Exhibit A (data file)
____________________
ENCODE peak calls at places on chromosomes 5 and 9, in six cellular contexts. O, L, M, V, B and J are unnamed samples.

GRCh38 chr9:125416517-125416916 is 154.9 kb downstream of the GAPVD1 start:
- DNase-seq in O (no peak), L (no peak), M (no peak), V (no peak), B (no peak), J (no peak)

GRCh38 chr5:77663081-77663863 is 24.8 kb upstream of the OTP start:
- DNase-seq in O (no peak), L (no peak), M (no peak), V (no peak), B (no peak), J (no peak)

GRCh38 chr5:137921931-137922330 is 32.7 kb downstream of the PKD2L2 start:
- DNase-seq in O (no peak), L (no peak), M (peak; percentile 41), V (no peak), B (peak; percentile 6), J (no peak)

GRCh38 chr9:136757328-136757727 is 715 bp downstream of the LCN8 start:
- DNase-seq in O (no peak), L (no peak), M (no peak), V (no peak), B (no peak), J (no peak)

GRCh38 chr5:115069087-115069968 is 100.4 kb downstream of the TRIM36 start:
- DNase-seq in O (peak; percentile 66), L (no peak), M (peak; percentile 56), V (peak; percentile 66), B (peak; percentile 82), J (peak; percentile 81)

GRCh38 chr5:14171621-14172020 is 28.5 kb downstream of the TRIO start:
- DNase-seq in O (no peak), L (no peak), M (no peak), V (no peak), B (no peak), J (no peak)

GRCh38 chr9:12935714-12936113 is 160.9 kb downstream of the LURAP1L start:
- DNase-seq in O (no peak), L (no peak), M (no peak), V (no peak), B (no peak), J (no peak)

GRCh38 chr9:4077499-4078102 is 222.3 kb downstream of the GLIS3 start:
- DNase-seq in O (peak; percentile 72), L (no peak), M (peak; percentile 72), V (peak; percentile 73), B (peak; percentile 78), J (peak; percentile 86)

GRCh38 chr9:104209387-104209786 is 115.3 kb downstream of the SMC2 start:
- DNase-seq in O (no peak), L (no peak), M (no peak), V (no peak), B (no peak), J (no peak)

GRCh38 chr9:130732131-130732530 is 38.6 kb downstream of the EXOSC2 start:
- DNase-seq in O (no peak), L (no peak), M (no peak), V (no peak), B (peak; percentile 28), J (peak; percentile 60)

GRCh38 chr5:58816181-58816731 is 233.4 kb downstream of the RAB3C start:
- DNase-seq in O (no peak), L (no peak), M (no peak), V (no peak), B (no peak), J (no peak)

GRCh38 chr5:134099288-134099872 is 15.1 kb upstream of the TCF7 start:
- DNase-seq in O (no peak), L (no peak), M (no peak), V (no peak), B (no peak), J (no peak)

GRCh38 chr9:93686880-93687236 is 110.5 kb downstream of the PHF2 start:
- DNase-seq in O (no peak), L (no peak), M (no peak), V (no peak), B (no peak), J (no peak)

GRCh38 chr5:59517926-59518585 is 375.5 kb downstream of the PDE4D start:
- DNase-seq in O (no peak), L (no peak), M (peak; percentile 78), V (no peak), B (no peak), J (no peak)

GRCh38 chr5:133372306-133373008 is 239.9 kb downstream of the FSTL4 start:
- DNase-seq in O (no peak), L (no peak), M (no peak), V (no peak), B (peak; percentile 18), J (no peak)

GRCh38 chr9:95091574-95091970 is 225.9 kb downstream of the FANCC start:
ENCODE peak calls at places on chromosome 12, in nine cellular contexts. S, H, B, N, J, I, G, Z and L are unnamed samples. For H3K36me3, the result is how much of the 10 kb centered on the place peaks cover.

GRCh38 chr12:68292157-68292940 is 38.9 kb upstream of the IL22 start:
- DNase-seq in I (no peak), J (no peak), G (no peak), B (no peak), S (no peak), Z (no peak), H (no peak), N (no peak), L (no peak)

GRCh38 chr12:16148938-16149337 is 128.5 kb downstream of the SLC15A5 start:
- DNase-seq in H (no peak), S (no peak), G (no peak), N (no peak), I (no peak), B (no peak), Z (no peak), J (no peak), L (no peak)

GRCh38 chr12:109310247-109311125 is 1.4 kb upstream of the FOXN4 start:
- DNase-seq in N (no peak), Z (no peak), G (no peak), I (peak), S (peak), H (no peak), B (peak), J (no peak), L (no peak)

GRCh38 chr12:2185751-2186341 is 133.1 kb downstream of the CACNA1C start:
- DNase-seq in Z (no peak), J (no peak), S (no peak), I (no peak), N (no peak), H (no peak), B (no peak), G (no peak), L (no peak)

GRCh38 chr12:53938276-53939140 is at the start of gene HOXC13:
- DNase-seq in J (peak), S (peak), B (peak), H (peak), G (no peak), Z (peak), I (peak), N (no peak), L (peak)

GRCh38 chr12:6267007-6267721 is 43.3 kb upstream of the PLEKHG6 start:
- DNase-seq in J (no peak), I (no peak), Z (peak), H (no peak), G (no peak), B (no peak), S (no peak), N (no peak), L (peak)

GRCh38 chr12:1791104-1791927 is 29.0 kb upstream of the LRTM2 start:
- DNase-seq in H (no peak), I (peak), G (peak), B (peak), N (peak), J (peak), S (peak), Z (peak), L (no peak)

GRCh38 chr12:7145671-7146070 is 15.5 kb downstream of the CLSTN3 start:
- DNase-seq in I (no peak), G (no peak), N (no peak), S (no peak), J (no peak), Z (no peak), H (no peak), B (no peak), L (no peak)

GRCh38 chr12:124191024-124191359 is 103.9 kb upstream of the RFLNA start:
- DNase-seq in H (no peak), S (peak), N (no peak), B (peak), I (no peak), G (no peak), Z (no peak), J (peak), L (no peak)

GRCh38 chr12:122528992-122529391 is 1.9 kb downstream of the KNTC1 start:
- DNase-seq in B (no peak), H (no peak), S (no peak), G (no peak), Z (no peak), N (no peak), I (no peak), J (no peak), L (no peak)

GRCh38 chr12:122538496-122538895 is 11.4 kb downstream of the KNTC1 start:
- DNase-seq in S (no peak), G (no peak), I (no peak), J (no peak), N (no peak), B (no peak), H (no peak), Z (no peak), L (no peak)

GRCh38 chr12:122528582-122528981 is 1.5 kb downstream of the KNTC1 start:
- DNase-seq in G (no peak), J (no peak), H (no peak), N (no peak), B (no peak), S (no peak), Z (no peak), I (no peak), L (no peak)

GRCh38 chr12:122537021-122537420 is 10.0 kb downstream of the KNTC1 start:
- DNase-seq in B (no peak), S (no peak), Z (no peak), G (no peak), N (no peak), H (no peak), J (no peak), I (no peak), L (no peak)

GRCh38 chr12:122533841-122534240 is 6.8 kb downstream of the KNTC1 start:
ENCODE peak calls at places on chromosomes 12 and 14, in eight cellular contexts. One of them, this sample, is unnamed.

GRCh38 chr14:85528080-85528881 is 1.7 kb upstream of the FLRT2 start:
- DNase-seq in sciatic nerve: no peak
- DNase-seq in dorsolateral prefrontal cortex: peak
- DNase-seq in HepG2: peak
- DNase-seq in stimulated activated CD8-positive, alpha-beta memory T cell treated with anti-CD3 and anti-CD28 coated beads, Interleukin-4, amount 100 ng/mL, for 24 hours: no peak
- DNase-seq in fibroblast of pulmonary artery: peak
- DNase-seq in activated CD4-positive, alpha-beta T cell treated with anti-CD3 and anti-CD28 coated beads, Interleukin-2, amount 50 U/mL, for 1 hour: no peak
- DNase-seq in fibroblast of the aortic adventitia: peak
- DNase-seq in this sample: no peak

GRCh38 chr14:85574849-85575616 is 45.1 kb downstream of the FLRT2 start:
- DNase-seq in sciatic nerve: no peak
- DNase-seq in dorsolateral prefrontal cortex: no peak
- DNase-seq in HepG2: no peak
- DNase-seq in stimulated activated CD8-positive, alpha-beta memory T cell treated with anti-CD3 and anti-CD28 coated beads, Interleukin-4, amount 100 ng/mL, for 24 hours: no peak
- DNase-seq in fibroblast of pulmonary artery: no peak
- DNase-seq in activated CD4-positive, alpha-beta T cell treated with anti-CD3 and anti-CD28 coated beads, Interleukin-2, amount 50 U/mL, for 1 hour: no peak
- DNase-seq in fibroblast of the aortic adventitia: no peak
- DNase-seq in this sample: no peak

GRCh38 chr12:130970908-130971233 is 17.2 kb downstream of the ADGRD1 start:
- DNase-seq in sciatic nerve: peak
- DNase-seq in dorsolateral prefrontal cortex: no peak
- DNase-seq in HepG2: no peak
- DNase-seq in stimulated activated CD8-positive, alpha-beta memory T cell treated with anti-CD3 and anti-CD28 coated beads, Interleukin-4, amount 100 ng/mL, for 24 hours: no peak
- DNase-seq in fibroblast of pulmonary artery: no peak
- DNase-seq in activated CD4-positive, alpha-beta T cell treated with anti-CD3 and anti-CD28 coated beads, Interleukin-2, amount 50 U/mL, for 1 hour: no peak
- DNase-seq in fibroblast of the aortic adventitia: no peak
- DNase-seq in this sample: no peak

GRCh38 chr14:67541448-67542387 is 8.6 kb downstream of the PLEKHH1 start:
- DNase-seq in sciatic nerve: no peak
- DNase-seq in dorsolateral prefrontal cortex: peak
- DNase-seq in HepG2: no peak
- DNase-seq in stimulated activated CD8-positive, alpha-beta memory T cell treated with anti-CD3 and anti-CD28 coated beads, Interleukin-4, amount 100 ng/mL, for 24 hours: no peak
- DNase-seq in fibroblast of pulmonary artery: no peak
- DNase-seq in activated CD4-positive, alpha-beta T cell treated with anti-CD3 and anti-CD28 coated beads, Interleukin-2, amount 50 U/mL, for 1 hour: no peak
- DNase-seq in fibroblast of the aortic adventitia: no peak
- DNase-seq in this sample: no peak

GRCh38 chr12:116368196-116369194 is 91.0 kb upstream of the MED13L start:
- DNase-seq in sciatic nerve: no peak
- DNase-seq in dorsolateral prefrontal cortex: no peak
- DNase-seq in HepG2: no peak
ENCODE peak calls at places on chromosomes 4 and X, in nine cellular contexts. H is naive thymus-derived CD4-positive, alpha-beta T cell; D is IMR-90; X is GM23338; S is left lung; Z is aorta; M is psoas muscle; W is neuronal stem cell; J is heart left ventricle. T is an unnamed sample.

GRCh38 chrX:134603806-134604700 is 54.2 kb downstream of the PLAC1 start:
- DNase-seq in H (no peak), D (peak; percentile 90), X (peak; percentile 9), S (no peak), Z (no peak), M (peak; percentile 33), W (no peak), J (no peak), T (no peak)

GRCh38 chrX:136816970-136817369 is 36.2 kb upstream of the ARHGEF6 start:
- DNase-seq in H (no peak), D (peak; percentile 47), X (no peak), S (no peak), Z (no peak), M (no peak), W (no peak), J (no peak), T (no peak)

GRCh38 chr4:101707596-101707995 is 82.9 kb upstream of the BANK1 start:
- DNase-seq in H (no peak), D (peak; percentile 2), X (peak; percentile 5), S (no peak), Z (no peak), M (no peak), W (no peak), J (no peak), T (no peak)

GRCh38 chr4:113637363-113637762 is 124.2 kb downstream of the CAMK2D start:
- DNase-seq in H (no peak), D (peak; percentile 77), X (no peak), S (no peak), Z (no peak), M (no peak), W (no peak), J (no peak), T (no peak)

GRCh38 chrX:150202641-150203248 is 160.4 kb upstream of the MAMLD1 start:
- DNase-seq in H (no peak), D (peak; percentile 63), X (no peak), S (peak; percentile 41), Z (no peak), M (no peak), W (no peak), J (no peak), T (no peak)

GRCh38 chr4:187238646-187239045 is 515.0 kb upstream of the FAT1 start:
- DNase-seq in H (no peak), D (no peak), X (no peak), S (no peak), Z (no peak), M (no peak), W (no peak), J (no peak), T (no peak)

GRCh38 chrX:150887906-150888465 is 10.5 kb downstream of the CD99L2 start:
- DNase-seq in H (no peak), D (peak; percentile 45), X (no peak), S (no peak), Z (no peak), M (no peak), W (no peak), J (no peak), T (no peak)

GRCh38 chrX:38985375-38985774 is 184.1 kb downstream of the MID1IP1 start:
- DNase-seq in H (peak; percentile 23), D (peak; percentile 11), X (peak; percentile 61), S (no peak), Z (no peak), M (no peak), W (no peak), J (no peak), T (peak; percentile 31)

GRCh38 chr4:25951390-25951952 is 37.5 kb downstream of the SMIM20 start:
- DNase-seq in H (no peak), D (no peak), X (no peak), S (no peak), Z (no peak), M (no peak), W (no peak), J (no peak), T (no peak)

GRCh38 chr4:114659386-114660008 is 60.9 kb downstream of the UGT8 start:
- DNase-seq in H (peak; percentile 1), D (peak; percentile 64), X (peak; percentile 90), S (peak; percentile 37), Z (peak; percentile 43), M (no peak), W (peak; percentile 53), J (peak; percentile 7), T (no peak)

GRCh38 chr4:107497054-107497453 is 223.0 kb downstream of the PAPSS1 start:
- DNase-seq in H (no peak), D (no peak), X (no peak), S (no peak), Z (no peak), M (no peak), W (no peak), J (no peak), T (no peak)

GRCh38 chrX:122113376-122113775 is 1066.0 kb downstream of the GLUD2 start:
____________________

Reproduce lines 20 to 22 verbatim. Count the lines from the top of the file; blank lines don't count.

GRCh38 chr9:130732131-130732530 is 38.6 kb downstream of the EXOSC2 start:
- DNase-seq in O (no peak), L (no peak), M (no peak), V (no peak), B (peak; percentile 28), J (peak; percentile 60)

GRCh38 chr5:58816181-58816731 is 233.4 kb downstream of the RAB3C start: